Thursday, January 12, 2017

Two by Timothy Zahn

Timothy Zahn 
Pawn's Gambit and Other Stratagems
short stories

Pawn's Gambit  is a collection of  fifteen short stories, many of which made their first appearance in SF magazines and anthologies, ranging from 1981 to 2014.  

"Pawn's Gambit"

This is the title story and also the last story in the book.  It's an alien abduction tale.  Kelly McClain awakens in a strange place, not knowing how he got there.  He has heard recent stories from around the globe about abductions and that all agreed that they had to play some unfamiliar games and were then returned to Earth.  After his initial panic, he settles down to wait.  Eventually he is contacted by one of the Stryfkar who explains what will happen to him.  The games, the alien explains, are their ways of studying other races.

The alien doesn't tell McClain is that the games have a deadly purpose.  The Stryfkar were nearly defeated by another race, the Chanis.   The games are designed to identify those races that possess characteristics similar to those of the Chanis, and they will be destroyed before they pose a threat to the Stryfkar.

Normally, the winners of the games were returned safely home while the losers would remain until they finally won.  After losing several games they would have more experience with the games than newcomers, so they had an advantage, regardless of how poor a game player they were. Eventually they also would be returned. After having played several games, McCain is shocked to find the Stryfkar have changed the rules.  Now, he and his opponent would play three games and the winner would be returned home while the loser would die.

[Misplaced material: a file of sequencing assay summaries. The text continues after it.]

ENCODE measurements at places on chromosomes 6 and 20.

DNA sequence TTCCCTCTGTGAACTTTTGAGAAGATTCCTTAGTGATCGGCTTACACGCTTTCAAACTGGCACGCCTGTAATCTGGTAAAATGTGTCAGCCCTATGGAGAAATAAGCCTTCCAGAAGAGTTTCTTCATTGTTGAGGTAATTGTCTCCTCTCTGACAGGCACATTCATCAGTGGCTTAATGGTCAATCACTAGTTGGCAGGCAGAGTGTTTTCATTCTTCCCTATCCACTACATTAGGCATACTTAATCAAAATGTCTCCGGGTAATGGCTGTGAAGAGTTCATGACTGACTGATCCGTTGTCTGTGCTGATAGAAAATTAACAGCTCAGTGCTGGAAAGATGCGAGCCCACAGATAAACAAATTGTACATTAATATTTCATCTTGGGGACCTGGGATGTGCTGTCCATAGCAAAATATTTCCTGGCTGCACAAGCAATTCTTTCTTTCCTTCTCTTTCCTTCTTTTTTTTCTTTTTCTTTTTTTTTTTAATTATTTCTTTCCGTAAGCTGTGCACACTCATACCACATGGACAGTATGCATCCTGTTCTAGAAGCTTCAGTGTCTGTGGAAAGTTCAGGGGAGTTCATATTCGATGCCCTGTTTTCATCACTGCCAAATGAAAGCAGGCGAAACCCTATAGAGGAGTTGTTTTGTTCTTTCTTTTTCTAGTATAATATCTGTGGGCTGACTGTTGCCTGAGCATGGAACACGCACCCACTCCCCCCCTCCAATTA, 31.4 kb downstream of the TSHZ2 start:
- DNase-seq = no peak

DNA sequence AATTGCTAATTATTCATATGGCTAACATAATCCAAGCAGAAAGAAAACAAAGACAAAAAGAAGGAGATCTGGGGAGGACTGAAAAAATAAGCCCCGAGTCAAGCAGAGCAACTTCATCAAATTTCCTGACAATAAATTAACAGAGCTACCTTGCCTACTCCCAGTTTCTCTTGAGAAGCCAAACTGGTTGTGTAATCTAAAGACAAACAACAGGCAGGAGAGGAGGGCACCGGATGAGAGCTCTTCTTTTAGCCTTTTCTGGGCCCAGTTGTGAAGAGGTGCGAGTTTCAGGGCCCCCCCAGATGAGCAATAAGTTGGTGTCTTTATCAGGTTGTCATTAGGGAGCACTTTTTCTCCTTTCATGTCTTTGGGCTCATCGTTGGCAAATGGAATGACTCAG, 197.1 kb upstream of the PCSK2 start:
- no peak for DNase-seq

Inserted into the narrative are communications among the Sryfkar which give the reader more insight into them and their actions and which  allow the reader to see the growing threat to Earth which McCain is unaware of.

Several other SF works involving game playing for high stakes are Philip K. Dick's The Game Players of Titan, and The Player of Games by Iain Banks.  There are many others, no doubt.

I found the most interesting part to be the relationship that developed between McCain and his opponent, Achranae, as they struggle to overcome the cultural barriers so as to be able to work together against their common foe.  I can only wish this story be expanded to develop this more thoroughly.

"The President's Doll"

This tale points out something I should have noticed myself long ago, but never did.  I actually don't feel that bad because I know of nobody else who saw it either.    That something is a needle.  This is why I think the story should have been titled "Voodoo Acupuncture."

In the voodoo tradition, a person is cursed by creating a small doll with some bodily parts of  the victim, such as fingernails or hair clippings.  Once constructed and the proper formula recited, needles inserted into the doll result in a corresponding damage to the victim.  In contrast,  in acupuncture, the practitioner inserts needles into the patient at certain specific nerve junctions to block pain or to solve some physical problem.